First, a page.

What was your favourite part about writing Tweezle into Everything?

It was fun to shift the point of view to someone else within the family I created in Hoogie in the Middle. In the first book, of course, Hoogie was front and center. We knew how she was feeling, and Tweezle and Pumpkin were background characters for her to bounce off. With Tweezle into Everything, I got to shift the lens, pushing Hoogie back and Tweezle forward so now we could peek inside his head and see something surprising. I’m hoping readers find this fun too, especially now that they already know Hoogie and can apply their understanding of her to the way she acts towards Tweezle in this new story.

When you began writing this book, did you know what the ending would be?

When I started writing this book I didn’t even know what the beginning would be! Pumpkin’s story (although that manuscript is still to be edited) came much more easily. The arrival of a second child after the first has enjoyed the limelight for so many years (in our case, 3-1/2 years) is fairly traumatic for the eldest. There were many, many real life events I could draw on. By the time the third comes along, your whole household is just a zoo. Children outnumber the parents. You now have five personalities mixing, matching, colliding, jiving. It’s more difficult to separate the stories because you’re just one big happy mess together. With Tweezle, then, I didn’t find myself drawing on a specific event so much as my awareness that he was determined to be just as “big” and accomplished as anyone else in the family. I wanted to dream up a scenario where his actions would be misinterpreted by everyone because of their preconceptions about him (i.e. that he is the incapable “baby”), and then give him a chance to shatter those perceptions with his actions. (P.S. Tweezle/aka Tristan really did grow up to be big, currently towering over all of us at about 6’6”.)

Hoogie and Tweezle are nicknames for two of your own children. Do you have a nickname? Where did it come from?

I didn’t have a nickname myself, but you’re correct that each of our three children did. “Hoogie” is our middle child’s (Eryn’s) real nickname. I think it was my husband who came up with these funny little endearments, and he came to them honestly. There are ten kids in his family, and while they have pretty normal real names, I came to know them over the years by their nicknames: Honey Bear, Fiddler (Fidzie), McGeezie, Featherhead, Blackie, Chaino (Shmuggie), Cloddy and Miss Pretty. I’ve missed a couple, but you get the idea. Eryn was called, variously, Hoogie, Hoogs, The Hoogster and Mrs. Grumpbladder … the latter coming from a picture book we enjoyed when our kids were little called King Change-a-Lot by Babette Cole. The other names I used in the story (Tweezle for the baby boy and Pumpkin for Hoogie’s older sister) aren’t actually the real nicknames of our son (Tristan) and eldest daughter (Sarah). Because the text of Hoogie in the Middle is so sparse, I was conscious of the sound and melody of the language and wanted names that fit the cadence of the opening lines. This meant that I needed two-syllable names which had stress on the first syllable. Tweezle and Pumpkin are invented names. I’m not really sure where the name Tweezle came from although, in retrospect, it’s close to one of Tristan’s nicknames, Twister (or The Twister). The nickname Twister stemmed from Tristan’s third birthday which we held at a Go-Cart track with his many aunts and uncles. We set this up as the “Twister 3000 Race” complete with racing flags, trophies, etc. Mostly, though, we call him Shmoe (and where that name comes from I’ll never know). The older sister Pumpkin was originally called Munchkin when I submitted the story to Pajama Press. Publisher, Gail Winskill, and editor, Ann Featherstone, had me re-think that name given that “munchkin” sounded like the name of a youngest vs. an oldest. That made sense to me and Pumpkin seemed like a good replacement. Sarah’s real nickname, though, is Magoo (as in, “Sarah Magoo, we sure love you”). There were times she was also called “The Baby from L” (I’ll let you guess where that evolved from). And that’s probably more than you ever wanted to know about nicknames!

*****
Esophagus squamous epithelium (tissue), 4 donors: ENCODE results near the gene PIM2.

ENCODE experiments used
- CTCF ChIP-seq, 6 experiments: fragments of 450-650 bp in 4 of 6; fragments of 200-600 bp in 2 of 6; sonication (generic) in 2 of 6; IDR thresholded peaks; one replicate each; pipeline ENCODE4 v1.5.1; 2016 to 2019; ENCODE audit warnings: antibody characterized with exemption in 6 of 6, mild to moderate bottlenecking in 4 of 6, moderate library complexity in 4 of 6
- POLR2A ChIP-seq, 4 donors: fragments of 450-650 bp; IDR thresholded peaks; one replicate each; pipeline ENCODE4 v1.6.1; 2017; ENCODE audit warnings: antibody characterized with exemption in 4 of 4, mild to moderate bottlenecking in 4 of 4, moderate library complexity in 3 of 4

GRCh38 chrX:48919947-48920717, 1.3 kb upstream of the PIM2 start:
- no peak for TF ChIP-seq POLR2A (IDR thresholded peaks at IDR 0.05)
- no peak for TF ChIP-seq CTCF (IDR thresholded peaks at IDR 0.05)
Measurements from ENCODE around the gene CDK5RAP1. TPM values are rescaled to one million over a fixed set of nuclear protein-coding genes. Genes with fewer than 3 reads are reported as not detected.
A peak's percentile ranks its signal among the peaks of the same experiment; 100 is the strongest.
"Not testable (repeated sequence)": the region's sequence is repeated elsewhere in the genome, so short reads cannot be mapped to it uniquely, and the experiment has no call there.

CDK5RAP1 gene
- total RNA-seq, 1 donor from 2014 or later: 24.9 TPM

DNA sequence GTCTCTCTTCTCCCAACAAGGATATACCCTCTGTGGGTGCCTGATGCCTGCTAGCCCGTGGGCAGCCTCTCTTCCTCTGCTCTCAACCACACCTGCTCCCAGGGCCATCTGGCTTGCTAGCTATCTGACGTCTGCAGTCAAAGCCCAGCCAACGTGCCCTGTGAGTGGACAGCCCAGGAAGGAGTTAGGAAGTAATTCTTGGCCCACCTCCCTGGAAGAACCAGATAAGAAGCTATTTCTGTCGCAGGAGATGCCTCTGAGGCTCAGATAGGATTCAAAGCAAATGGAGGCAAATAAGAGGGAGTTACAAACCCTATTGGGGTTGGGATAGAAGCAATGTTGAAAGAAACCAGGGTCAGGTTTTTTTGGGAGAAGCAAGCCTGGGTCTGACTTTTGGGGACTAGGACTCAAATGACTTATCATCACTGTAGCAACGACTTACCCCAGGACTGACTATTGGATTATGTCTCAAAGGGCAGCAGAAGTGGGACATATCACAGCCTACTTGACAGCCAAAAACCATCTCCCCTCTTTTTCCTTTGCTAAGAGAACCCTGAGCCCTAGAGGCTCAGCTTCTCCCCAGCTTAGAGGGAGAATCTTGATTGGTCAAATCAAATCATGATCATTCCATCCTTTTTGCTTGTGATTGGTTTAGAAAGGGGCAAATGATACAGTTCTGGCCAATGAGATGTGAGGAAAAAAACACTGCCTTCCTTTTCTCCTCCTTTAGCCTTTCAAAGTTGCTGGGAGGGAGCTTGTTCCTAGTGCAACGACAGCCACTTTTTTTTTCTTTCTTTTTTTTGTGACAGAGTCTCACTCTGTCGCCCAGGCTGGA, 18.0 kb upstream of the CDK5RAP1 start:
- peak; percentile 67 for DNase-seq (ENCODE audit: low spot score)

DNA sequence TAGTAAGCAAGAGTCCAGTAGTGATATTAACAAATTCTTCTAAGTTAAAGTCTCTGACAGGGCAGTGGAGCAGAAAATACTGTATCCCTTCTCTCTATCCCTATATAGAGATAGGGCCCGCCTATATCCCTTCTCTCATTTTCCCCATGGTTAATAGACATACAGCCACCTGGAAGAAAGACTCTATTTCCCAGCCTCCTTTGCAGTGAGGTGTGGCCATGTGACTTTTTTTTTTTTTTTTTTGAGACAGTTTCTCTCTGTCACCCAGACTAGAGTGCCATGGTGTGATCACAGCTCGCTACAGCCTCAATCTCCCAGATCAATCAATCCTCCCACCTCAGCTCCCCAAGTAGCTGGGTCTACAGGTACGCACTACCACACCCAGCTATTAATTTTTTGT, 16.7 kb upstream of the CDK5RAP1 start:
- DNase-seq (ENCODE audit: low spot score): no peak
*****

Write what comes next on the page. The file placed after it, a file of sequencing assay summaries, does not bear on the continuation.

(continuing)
What is the best thing about writing for children?